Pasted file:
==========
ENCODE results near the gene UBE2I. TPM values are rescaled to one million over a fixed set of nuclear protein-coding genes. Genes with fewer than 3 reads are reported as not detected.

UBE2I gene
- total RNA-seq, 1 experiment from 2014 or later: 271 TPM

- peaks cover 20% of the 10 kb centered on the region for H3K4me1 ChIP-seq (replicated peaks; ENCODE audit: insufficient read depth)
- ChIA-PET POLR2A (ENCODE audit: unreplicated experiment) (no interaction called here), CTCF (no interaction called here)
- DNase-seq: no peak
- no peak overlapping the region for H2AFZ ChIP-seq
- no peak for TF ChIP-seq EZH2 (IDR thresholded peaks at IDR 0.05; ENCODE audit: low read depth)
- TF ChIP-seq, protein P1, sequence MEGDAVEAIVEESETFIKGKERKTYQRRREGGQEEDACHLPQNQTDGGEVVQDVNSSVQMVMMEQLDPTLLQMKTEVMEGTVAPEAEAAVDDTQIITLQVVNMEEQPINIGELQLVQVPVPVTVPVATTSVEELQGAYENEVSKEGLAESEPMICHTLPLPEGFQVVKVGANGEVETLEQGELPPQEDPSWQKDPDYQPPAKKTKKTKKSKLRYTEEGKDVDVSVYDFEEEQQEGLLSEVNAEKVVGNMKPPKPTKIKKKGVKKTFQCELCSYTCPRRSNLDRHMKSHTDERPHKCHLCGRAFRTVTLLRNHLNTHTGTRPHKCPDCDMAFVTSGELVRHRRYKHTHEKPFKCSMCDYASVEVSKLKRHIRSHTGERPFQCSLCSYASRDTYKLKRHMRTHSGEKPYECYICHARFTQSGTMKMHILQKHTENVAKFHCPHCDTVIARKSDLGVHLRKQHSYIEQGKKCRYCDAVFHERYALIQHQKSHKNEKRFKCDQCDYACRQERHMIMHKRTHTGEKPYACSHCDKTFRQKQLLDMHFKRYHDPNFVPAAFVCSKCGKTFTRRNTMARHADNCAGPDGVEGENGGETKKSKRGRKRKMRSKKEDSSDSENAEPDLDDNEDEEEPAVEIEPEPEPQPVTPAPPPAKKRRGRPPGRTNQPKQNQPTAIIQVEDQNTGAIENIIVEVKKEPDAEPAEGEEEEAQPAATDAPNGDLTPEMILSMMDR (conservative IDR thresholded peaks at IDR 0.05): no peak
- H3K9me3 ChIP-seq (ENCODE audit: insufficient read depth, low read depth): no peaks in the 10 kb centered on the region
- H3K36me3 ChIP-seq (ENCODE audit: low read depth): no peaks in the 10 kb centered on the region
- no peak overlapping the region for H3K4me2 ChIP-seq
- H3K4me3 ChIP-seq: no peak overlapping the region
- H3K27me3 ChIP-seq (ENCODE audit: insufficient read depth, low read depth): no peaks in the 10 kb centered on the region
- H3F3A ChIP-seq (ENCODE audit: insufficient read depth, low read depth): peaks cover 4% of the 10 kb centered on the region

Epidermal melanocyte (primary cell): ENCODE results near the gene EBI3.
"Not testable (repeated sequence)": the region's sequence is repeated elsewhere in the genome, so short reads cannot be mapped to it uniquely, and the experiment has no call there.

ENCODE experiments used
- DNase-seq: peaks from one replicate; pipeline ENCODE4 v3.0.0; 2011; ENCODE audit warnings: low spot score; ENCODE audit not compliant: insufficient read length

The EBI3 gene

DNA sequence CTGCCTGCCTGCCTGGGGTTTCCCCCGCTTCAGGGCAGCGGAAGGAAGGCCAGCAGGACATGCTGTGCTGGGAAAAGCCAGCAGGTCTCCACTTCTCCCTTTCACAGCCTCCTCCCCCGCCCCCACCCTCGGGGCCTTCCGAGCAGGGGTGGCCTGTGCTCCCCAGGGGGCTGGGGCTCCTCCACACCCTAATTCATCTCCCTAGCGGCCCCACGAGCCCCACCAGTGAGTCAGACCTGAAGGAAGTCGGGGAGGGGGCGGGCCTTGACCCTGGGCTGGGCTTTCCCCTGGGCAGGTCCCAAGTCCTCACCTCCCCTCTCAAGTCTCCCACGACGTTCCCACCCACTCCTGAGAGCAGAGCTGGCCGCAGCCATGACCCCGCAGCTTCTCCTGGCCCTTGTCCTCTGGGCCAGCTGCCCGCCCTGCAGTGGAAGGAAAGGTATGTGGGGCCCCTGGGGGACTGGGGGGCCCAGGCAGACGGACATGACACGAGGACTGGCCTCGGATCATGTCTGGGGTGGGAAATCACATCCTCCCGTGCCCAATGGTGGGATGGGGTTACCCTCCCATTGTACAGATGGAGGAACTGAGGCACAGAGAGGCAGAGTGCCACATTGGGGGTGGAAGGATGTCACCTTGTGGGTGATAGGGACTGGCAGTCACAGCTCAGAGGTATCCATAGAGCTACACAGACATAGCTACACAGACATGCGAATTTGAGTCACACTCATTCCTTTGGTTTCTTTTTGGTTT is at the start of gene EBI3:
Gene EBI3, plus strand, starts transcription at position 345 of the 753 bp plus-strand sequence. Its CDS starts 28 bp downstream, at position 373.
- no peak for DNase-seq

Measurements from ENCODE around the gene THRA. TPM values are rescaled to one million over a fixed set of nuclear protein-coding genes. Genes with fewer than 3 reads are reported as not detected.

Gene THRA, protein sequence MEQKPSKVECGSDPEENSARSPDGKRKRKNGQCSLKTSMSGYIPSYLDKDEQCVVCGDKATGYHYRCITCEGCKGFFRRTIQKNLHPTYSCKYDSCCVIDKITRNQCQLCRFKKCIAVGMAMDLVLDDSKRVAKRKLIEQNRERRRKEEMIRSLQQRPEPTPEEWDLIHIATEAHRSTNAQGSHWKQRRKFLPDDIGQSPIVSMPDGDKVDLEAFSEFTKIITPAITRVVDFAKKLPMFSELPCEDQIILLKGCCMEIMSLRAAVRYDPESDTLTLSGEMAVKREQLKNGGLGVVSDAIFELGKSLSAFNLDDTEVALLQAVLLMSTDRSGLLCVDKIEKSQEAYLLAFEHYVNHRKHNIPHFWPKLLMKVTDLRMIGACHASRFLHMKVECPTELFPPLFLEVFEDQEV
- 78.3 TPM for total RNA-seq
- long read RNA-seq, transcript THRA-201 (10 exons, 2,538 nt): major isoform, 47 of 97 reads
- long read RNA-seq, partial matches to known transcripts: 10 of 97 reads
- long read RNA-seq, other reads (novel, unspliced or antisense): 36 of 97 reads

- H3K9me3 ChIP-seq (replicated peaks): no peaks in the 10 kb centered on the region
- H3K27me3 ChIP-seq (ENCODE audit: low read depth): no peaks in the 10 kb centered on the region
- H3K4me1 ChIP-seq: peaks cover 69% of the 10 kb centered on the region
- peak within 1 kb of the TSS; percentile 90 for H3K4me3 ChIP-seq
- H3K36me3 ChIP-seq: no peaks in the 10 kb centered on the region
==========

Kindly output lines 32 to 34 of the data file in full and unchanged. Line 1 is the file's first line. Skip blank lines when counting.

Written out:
- H3K4me1 ChIP-seq: peaks cover 69% of the 10 kb centered on the region
- peak within 1 kb of the TSS; percentile 90 for H3K4me3 ChIP-seq
- H3K36me3 ChIP-seq: no peaks in the 10 kb centered on the region